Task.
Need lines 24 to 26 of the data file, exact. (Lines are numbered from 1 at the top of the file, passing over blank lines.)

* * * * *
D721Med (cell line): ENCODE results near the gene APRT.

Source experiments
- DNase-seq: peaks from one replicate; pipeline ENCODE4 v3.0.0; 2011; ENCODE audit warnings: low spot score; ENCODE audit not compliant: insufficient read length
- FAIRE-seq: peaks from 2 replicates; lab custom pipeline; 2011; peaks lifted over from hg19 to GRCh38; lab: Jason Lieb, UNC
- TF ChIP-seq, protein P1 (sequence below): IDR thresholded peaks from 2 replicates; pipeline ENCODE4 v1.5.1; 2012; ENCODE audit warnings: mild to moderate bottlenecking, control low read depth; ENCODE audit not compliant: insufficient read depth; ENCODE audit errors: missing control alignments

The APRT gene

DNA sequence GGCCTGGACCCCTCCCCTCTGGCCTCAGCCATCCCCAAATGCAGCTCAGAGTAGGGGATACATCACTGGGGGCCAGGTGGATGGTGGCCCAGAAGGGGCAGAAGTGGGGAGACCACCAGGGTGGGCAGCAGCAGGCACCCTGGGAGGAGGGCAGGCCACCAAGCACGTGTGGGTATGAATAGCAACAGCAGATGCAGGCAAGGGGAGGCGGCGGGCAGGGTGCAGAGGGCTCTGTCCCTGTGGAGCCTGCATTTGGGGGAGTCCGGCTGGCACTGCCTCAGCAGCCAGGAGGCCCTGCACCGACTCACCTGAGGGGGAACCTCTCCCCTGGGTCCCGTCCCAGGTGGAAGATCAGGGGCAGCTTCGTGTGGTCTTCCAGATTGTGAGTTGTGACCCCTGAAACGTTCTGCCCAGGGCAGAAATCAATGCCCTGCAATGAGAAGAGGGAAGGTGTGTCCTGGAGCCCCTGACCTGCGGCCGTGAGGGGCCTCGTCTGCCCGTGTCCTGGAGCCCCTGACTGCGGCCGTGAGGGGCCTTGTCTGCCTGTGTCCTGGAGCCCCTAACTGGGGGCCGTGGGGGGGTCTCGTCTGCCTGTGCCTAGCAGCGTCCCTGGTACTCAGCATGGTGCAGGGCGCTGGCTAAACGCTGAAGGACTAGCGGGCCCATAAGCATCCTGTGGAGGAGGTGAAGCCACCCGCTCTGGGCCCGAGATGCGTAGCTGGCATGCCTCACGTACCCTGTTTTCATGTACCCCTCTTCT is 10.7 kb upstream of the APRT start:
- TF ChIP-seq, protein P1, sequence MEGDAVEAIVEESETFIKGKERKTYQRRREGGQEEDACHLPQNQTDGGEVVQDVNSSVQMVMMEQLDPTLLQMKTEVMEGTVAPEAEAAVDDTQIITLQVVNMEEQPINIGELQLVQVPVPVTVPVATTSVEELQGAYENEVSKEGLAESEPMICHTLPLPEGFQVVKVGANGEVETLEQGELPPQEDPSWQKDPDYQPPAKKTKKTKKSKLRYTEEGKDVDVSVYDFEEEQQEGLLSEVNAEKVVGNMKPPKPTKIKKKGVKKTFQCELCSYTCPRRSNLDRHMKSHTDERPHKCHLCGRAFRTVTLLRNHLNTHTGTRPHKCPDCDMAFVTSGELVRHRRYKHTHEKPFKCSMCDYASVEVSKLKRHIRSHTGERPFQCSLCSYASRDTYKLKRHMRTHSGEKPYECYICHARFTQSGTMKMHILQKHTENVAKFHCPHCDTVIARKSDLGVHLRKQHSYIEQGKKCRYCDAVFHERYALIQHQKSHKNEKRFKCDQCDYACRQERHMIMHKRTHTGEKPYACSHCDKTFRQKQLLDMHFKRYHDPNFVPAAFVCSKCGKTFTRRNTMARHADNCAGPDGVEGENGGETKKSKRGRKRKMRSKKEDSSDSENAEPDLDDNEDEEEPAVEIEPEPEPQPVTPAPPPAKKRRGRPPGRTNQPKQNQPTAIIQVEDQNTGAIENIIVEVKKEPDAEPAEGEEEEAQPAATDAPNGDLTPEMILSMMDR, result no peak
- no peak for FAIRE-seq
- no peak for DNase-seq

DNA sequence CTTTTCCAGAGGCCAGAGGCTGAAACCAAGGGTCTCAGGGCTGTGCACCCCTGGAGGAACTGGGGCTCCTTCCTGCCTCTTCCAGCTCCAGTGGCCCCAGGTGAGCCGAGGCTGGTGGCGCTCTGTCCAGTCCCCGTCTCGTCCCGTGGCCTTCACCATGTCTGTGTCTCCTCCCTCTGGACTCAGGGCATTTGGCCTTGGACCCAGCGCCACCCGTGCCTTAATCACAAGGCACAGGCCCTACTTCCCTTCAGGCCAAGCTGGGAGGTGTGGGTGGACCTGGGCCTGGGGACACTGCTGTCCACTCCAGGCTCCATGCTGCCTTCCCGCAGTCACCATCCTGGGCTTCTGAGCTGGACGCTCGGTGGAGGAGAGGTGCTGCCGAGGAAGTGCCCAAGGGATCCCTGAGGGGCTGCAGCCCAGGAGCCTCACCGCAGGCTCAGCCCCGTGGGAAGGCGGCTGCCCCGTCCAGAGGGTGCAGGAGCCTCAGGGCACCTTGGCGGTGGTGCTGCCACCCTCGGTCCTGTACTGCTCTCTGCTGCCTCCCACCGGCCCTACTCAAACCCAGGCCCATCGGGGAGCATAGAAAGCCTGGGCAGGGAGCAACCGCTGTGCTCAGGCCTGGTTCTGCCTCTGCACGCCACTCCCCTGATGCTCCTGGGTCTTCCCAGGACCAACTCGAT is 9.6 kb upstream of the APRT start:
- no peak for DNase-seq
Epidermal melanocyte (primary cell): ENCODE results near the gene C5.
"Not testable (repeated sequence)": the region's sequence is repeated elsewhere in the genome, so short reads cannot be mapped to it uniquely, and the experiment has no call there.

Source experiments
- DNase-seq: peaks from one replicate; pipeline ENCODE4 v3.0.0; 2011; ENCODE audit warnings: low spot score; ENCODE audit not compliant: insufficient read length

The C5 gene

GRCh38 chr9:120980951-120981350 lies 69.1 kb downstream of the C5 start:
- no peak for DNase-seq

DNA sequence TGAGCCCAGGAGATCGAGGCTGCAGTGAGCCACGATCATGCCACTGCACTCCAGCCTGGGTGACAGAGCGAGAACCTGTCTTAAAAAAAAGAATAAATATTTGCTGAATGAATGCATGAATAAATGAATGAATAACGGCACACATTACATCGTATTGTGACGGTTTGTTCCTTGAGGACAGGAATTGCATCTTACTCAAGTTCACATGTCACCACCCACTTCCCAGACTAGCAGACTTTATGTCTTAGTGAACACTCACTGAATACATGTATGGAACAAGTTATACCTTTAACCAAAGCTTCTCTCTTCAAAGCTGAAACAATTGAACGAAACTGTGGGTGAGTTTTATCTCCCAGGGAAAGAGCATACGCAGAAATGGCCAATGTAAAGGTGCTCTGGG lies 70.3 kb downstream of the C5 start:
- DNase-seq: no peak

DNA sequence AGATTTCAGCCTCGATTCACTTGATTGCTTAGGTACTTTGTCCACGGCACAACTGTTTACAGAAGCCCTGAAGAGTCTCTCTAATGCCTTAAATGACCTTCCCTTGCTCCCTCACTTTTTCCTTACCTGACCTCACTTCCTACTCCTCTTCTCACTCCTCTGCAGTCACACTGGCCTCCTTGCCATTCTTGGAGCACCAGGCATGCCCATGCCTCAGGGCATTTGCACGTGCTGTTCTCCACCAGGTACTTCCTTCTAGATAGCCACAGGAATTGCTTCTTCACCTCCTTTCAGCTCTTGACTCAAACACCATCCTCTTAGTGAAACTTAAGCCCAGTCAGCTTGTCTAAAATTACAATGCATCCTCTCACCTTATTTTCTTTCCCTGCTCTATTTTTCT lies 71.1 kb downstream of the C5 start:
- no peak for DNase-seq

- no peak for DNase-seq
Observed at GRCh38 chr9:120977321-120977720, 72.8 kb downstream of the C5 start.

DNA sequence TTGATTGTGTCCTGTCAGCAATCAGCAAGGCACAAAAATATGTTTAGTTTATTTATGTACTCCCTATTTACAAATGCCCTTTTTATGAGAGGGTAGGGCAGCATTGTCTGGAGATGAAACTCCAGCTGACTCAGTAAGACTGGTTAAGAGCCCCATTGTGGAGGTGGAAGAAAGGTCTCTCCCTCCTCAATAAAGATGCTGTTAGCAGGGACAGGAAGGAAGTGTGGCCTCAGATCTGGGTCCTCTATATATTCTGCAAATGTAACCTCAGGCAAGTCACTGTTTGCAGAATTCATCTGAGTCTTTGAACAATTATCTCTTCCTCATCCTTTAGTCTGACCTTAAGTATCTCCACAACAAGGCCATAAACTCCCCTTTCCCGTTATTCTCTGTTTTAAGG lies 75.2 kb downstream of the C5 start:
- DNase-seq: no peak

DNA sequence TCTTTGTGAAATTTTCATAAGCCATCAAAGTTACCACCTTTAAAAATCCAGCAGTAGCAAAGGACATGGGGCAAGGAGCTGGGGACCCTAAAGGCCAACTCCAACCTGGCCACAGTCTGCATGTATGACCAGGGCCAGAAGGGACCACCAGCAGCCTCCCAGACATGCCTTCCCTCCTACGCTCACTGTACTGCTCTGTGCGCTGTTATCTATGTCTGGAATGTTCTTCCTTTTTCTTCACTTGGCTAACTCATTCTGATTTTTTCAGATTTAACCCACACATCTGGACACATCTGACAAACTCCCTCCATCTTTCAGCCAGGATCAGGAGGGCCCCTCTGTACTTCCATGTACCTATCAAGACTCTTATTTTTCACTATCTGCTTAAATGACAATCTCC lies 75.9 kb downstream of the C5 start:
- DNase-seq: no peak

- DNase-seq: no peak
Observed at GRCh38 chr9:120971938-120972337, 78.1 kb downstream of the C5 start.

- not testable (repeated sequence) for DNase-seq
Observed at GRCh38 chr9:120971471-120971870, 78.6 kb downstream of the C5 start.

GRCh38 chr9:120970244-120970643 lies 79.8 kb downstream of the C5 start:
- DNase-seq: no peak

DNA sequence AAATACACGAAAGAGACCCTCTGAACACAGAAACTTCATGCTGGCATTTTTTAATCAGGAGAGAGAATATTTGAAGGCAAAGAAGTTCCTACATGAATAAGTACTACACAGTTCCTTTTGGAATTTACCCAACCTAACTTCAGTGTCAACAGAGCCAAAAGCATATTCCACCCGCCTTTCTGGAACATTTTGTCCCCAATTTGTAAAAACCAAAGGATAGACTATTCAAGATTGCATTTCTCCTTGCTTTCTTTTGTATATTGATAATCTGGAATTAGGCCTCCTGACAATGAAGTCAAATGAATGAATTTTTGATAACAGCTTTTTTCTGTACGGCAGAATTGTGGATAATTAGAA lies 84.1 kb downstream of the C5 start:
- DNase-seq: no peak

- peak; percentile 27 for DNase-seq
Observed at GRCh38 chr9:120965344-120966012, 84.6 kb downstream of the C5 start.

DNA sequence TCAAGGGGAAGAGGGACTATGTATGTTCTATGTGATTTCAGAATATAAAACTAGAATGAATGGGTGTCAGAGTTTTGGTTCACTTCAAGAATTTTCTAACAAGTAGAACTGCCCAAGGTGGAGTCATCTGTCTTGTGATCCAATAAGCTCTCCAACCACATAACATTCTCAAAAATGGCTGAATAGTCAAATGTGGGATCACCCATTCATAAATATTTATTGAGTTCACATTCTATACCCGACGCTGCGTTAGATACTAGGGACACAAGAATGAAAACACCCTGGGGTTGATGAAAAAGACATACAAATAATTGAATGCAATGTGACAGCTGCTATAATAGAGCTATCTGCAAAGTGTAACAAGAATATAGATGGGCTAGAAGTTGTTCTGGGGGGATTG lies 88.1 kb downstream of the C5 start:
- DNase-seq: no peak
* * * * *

- no peak for DNase-seq
Observed at GRCh38 chr9:120977321-120977720, 72.8 kb downstream of the C5 start.

DNA sequence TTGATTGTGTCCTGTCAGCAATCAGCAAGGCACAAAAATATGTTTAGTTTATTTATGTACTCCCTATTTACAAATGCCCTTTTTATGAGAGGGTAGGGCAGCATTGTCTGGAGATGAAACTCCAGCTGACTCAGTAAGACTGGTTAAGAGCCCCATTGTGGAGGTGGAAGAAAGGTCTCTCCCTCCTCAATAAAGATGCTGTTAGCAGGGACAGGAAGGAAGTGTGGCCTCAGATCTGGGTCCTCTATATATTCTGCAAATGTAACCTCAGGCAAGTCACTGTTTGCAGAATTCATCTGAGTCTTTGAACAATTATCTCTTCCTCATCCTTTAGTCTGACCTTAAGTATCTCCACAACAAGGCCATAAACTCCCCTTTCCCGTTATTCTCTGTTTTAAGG lies 75.2 kb downstream of the C5 start: